ATHENS/LONDON (Reuters) – Greek Prime Minister Kyriakos Mitsotakis accused his British counterpart Rishi Sunak of canceling a meeting scheduled in London on Tuesday amid a diplomatic row over the status of the Parthenon sculptures.
Greece has repeatedly asked the British Museum to permanently return the 2,500-year-old sculptures that British diplomat Lord Elgin removed from the Parthenon in the early 19th century when he was ambassador to the Ottoman Empire.
Mitsotakis said in a statement: “I express my annoyance that the British Prime Minister canceled our scheduled meeting just hours before it was scheduled to take place.”
He said, “Greece’s positions on the issue of the Parthenon statues are well known. I was hoping to have the opportunity to discuss them with my British counterpart. Anyone who believes in the validity and justice of his positions is never afraid to face arguments.” .
The Greek government is in discussions with the head of the British Museum, George Osborne, about a possible loan deal for the sculptures, which have been a source of dispute between the two countries for centuries.
Mitsotakis complained in an interview with the BBC on Sunday that talks about the possible return of the sculptures to Athens were not progressing quickly enough.
He said that the continued presence of the sculptures in the British Museum was like cutting the “Mona Lisa in two” and that it was not a matter of ownership but “reunification.”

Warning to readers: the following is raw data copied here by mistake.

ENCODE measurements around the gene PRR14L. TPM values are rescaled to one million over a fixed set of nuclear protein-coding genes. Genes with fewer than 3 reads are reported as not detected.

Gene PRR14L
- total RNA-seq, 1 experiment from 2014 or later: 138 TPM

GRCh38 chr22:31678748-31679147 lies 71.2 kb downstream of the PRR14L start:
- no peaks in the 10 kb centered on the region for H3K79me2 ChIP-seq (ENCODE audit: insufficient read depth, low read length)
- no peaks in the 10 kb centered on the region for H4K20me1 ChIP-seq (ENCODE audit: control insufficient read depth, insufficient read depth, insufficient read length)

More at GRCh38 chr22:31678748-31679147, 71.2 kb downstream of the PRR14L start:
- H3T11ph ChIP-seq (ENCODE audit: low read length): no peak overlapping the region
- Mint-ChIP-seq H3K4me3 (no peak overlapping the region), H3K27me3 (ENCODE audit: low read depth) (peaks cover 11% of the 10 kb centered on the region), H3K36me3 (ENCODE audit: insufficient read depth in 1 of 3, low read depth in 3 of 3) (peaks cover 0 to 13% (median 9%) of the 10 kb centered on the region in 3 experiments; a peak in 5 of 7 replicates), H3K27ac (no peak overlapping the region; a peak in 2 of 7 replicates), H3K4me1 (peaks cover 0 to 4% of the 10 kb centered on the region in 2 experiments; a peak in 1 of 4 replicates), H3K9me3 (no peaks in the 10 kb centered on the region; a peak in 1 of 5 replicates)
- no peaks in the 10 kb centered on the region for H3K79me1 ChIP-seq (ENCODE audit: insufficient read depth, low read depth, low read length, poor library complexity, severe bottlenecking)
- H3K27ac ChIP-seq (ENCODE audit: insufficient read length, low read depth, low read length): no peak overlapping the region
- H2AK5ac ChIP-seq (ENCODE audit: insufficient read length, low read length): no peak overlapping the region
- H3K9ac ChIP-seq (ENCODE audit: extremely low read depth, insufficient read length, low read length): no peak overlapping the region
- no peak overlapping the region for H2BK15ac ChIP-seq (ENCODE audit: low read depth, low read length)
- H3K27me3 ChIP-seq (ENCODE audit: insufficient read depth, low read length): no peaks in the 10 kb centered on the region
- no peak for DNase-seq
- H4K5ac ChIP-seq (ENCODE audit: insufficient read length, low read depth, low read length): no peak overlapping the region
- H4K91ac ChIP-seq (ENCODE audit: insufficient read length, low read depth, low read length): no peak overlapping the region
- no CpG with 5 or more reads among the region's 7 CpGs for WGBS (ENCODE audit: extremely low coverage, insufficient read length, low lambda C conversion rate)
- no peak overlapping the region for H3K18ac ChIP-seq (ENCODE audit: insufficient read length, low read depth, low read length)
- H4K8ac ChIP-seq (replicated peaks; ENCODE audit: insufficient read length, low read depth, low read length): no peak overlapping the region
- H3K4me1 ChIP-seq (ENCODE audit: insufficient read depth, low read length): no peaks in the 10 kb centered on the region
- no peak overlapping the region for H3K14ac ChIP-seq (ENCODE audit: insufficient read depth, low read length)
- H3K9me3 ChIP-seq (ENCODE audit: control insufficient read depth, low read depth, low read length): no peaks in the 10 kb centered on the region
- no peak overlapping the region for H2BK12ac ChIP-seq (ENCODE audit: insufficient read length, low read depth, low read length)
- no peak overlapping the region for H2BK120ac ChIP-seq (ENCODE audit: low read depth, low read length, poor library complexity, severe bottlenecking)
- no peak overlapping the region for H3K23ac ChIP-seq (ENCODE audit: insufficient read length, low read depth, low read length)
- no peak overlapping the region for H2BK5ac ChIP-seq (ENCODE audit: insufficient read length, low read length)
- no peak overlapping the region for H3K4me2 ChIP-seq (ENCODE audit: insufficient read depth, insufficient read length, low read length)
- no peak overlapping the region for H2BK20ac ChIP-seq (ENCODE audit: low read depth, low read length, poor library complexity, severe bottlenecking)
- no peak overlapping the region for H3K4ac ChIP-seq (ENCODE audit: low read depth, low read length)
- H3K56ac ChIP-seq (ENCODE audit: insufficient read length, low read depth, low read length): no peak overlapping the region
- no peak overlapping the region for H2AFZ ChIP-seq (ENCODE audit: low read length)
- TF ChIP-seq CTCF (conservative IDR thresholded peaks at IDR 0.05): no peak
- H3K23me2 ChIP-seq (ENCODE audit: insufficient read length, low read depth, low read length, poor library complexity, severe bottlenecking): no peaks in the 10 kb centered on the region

A British government official, who requested to remain anonymous, said that the dispute over the marbles meant it was inappropriate to hold the meeting.
Earlier, a spokesman for Sunak said there were no plans to return the sculptures.
In response to a question about Mitsotakis’ statement, Sunak’s office said that Britain’s relationship with Greece was “extremely important” and that the two countries needed to work together to confront global challenges such as tackling illegal immigration.
Sunak’s office said British Deputy Prime Minister Oliver Dowden was prepared to meet Mitsotakis to discuss these issues instead.
The British government has always ruled out giving up ownership of the marble sculptures, which include about half of the 160-meter (525-foot) frieze that adorns the Parthenon, and says that they were obtained legally.
The law prevents the British Museum from removing objects from the collection except in certain circumstances, but the legislation does not prohibit lending.
A meeting between Mitsotakis and British opposition leader Keir Starmer on Monday went as planned. The Financial Times reported last week that Starmer would not block a “mutually acceptable” loan deal for the sculptures.
The Labor Party declined to comment.
Reported by René Maltezo. Edited by Angus MacSwan and Stephen Coates
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